I was just wondering how people feel about giving siblings names that begin with the same letter, but not all of the siblings. I have a four-year-old daughter named [name]Sonja[/name] and a two-year-old son named [name]Forester[/name]. For child #3, both my husband and I love the name [name]Fletcher[/name] for a boy (we’re not considering any names that begin with ‘F’ or ‘S’ for a girl). I don’t just like it because it starts with the same letter as [name]Forester[/name] - I adore them both independently of one another. Would my daughter feel “left out” if her name didn’t start with an F? [name]Both[/name] my husband and I want a large family, so (hopefully) we’ll also be expecting a fourth child some time in the future (hopefully ending there) and we don’t like any other boy names that begin with F (besides the two afore mentioned). A close friend of mine, named [name]Maya[/name], has two brothers whose names begin with G. She never even thought about the fact that they shared a letter while she didn’t, but I’d just like some more opinions. Thanks!
With 3 kids, 2 beginning with F and one with S, I don’t think she’d feel left out no. If you had say 6 kids beginning with F and your DD with S, then maybe she’d notice it a bit more!
I think it would be fine. The boy could have the F’s and then she could have her S
I have the same initial as my older brother who is named after my father. I’m not sure if my mom was leaning toward “trend” of same initials, although it was popular at the time, as I have seen the list of all the names she was considering, and most of them do not begin with K. My younger sister has a name that starts with L. At that point, my mom was seriously considering all the K names she didn’t hate that weren’t already used in the neighborhood, and would have been a mistake. If either of us were boys, however, one of us would have been [name]Michael[/name].
Although her name doesn’t rhyme, it’s very close to [name]Karen[/name] without being a precious pairing. I don’t think she feels left out. It doesn’t seem odd for her to have another initial, and in fact is awesome because it would have been a mistake to adhere for the sake of naming her [name]Keisha[/name] because [name]Kathleen[/name] was “used,” she hated the nickname [name]Kim[/name], and couldn’t stand the likes of [name]Kelly[/name], and then all together 3 Ks, not a really smart move. [name]Keisha[/name] sounds distinctly different from the rest of our family while [name]Lauren[/name] does not.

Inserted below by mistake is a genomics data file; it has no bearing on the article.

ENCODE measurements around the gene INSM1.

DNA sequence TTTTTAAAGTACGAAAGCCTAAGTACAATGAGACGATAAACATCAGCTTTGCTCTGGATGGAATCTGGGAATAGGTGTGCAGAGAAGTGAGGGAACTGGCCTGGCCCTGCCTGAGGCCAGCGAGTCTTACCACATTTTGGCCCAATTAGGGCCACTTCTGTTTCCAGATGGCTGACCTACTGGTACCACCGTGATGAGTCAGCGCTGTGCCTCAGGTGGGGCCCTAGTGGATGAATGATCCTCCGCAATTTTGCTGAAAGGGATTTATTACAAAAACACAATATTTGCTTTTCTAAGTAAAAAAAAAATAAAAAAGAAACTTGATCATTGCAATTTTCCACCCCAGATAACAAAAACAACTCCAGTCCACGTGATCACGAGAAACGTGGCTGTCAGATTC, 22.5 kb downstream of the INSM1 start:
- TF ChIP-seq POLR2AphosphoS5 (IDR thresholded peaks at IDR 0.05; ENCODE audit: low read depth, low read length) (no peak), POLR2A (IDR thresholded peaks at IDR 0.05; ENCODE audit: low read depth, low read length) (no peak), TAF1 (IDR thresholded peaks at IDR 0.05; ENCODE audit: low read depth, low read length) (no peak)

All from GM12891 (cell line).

I also grew up near a large family of 10 children who named all of the girls with S names (7 of them) and 3 boys with B names. That was definitely intentional, but you could look at it that way. It is not intentional, and you don’t have 10 children to really distinguish the boys from the girl by initial. If after one girl and two boys, the two boys sharing the same initial, then you had a third boy, I would avoid either initial. I don’t think it’s a big whup but then you get trapped if you overthink it. I think all the names you picked sound like siblings and there you go.
I know a family and the girls are named [name]Heather[/name] & [name]Hayley[/name]. They have a brother named [name]Sean[/name]. So, it would be perfectly fine if your boys have the same letter and not your little girl.